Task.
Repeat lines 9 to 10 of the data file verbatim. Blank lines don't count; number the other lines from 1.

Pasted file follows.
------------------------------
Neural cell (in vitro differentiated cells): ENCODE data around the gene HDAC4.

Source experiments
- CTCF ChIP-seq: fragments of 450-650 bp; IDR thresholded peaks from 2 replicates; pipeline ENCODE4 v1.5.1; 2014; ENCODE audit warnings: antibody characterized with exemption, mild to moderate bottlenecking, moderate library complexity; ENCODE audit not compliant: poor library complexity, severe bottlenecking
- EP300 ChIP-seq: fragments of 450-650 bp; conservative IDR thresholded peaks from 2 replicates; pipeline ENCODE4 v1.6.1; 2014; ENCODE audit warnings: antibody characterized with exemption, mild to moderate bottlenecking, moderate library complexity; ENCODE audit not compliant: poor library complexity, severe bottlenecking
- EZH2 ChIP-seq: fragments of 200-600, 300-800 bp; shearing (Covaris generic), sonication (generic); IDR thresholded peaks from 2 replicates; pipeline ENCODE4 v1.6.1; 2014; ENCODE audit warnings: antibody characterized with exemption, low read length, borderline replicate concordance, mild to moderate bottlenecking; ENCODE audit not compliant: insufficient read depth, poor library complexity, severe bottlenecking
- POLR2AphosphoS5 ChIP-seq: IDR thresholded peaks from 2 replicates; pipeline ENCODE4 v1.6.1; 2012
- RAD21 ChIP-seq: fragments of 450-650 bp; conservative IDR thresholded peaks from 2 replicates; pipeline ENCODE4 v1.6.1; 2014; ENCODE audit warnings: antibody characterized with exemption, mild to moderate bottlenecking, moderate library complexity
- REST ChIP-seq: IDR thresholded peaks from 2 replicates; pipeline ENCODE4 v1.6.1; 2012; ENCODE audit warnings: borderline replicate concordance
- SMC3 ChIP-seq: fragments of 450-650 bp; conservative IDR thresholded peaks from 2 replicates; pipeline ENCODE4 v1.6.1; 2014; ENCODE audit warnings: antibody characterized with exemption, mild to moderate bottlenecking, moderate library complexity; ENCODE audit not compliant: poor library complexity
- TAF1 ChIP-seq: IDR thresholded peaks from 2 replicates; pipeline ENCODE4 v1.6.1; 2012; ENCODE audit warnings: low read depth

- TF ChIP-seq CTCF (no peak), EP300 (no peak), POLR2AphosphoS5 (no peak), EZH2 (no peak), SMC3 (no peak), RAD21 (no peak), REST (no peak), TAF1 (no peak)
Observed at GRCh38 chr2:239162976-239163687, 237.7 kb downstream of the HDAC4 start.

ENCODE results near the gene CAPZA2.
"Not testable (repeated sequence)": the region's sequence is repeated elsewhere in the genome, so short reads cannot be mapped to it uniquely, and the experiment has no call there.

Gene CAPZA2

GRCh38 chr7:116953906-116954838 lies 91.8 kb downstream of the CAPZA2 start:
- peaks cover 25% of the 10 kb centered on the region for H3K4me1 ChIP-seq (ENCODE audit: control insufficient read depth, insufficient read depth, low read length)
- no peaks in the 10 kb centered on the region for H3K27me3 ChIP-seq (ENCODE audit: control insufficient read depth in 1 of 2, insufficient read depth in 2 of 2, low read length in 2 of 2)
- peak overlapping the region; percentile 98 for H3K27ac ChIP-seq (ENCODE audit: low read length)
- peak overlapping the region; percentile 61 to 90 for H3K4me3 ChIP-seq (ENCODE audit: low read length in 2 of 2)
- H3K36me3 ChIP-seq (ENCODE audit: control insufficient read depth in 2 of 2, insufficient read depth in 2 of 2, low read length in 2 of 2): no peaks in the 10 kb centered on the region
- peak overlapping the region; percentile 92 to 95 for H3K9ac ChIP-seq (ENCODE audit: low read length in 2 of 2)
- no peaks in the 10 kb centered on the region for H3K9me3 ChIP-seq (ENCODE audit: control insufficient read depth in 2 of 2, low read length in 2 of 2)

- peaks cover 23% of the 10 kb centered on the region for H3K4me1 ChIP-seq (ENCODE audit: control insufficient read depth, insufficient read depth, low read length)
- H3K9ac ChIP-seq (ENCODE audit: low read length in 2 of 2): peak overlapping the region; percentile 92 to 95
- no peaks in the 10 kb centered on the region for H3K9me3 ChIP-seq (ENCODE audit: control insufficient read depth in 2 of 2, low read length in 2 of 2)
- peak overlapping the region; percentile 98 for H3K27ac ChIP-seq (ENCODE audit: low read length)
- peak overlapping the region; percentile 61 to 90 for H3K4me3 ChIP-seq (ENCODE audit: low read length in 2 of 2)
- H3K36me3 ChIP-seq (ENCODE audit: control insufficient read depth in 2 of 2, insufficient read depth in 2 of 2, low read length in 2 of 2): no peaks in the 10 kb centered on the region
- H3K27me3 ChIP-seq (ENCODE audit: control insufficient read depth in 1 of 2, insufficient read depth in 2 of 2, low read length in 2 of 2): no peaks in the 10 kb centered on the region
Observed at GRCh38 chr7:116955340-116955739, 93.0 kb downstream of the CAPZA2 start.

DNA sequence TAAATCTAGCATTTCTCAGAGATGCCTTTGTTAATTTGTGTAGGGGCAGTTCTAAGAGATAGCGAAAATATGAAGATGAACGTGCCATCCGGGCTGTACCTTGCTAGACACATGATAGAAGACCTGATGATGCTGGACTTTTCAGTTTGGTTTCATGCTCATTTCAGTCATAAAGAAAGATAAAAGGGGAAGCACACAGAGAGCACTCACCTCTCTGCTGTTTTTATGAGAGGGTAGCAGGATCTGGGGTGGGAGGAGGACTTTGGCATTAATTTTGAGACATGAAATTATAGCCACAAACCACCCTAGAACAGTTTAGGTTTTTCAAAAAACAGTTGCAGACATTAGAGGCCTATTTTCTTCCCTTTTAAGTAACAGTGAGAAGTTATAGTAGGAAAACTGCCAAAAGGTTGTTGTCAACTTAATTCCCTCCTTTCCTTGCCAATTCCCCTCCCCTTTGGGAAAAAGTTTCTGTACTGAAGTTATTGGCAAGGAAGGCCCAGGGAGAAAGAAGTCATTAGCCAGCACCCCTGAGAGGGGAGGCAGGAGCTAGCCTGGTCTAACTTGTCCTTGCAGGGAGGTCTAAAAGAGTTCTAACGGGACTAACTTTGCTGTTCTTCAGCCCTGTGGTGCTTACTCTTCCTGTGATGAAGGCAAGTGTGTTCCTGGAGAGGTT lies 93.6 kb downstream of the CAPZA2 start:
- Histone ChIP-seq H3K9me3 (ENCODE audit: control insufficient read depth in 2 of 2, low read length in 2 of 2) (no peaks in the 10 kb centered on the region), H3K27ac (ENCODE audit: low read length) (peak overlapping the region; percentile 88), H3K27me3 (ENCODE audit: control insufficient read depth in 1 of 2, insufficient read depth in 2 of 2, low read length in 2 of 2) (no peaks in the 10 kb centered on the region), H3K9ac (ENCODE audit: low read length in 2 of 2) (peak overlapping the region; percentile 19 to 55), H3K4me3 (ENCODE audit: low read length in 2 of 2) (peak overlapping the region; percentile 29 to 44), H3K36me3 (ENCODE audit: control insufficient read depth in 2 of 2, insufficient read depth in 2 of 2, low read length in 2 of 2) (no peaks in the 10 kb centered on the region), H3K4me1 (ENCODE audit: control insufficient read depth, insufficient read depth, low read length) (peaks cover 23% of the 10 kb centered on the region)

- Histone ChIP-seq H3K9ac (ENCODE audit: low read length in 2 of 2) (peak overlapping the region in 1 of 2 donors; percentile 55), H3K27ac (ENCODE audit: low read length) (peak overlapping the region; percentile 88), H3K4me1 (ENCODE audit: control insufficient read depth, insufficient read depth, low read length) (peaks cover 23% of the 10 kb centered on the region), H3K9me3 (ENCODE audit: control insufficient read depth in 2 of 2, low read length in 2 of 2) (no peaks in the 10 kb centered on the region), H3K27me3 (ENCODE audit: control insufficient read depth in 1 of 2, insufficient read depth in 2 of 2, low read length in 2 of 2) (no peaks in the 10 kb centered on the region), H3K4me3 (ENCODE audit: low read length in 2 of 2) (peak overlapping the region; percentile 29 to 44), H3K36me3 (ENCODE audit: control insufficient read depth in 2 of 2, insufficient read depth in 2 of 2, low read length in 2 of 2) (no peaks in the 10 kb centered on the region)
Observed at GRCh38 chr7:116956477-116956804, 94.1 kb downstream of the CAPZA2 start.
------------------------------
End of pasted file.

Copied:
- SMC3 ChIP-seq: fragments of 450-650 bp; conservative IDR thresholded peaks from 2 replicates; pipeline ENCODE4 v1.6.1; 2014; ENCODE audit warnings: antibody characterized with exemption, mild to moderate bottlenecking, moderate library complexity; ENCODE audit not compliant: poor library complexity
- TAF1 ChIP-seq: IDR thresholded peaks from 2 replicates; pipeline ENCODE4 v1.6.1; 2012; ENCODE audit warnings: low read depth